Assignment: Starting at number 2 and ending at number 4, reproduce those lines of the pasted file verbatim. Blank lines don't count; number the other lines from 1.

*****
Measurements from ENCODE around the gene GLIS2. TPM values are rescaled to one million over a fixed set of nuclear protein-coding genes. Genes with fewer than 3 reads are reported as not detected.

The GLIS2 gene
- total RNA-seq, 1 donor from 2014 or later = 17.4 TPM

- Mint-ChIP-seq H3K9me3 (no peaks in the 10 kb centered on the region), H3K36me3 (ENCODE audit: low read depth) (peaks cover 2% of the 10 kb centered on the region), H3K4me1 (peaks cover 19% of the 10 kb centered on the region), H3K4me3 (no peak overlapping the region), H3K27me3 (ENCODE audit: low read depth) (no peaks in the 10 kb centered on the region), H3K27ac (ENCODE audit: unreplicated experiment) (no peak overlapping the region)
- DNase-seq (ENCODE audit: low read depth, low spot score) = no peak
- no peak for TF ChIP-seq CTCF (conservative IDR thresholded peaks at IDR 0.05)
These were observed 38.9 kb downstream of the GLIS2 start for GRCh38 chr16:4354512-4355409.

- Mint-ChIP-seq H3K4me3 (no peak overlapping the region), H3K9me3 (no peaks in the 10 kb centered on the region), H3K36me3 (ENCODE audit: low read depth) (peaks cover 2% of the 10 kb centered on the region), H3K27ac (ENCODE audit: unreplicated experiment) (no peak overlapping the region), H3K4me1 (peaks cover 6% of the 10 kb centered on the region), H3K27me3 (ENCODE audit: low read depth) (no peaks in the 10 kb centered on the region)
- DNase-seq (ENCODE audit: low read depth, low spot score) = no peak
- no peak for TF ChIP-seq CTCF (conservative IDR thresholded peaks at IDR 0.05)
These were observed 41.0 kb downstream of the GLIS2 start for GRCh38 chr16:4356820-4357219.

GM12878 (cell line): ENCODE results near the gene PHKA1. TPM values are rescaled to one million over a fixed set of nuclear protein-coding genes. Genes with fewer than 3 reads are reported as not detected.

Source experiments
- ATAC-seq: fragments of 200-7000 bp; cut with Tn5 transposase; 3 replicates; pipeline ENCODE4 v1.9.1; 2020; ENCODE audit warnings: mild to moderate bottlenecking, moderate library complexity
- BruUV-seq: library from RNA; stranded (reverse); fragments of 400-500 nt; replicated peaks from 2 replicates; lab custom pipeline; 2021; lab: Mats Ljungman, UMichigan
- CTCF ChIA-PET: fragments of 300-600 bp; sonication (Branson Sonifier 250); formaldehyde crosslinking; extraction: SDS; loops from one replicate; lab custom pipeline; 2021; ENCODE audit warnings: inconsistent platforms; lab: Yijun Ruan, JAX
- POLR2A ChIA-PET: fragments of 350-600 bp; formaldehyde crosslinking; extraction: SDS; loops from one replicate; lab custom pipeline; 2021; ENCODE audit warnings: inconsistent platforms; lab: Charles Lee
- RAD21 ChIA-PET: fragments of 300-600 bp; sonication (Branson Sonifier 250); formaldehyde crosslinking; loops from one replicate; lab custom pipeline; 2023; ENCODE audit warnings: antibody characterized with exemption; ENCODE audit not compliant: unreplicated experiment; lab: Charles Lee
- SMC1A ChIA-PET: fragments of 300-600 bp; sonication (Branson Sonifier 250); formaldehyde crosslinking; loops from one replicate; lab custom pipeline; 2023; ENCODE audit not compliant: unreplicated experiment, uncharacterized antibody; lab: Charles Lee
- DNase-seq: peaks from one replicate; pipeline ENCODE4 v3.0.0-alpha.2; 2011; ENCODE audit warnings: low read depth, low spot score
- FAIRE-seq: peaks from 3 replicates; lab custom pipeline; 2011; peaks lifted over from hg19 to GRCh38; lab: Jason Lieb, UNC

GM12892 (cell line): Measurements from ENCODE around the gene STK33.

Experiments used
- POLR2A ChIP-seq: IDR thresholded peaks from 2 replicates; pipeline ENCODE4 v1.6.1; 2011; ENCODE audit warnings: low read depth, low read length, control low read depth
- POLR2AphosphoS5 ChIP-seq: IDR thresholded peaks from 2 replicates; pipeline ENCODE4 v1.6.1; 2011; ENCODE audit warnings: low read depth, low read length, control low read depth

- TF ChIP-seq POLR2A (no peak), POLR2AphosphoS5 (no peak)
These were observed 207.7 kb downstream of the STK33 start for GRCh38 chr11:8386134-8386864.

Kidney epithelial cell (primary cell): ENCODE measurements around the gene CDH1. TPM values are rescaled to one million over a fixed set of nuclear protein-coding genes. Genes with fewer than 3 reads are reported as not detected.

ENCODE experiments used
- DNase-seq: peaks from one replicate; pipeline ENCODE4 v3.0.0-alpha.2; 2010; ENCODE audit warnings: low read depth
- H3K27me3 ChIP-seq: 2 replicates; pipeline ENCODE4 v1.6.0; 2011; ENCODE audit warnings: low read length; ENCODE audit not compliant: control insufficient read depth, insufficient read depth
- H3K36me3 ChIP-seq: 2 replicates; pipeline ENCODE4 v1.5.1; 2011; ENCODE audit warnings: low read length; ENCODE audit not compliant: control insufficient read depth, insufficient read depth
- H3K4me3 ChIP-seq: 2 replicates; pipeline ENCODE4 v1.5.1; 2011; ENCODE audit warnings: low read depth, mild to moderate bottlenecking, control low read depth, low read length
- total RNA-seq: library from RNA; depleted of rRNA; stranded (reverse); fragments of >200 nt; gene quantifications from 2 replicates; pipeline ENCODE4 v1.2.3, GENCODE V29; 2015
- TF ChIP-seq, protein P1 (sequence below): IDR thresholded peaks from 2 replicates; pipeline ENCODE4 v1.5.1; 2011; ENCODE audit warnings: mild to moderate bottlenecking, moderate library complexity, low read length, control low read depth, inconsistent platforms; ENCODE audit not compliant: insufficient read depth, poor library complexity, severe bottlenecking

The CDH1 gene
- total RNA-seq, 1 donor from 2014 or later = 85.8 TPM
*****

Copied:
The GLIS2 gene
- total RNA-seq, 1 donor from 2014 or later = 17.4 TPM

- Mint-ChIP-seq H3K9me3 (no peaks in the 10 kb centered on the region), H3K36me3 (ENCODE audit: low read depth) (peaks cover 2% of the 10 kb centered on the region), H3K4me1 (peaks cover 19% of the 10 kb centered on the region), H3K4me3 (no peak overlapping the region), H3K27me3 (ENCODE audit: low read depth) (no peaks in the 10 kb centered on the region), H3K27ac (ENCODE audit: unreplicated experiment) (no peak overlapping the region)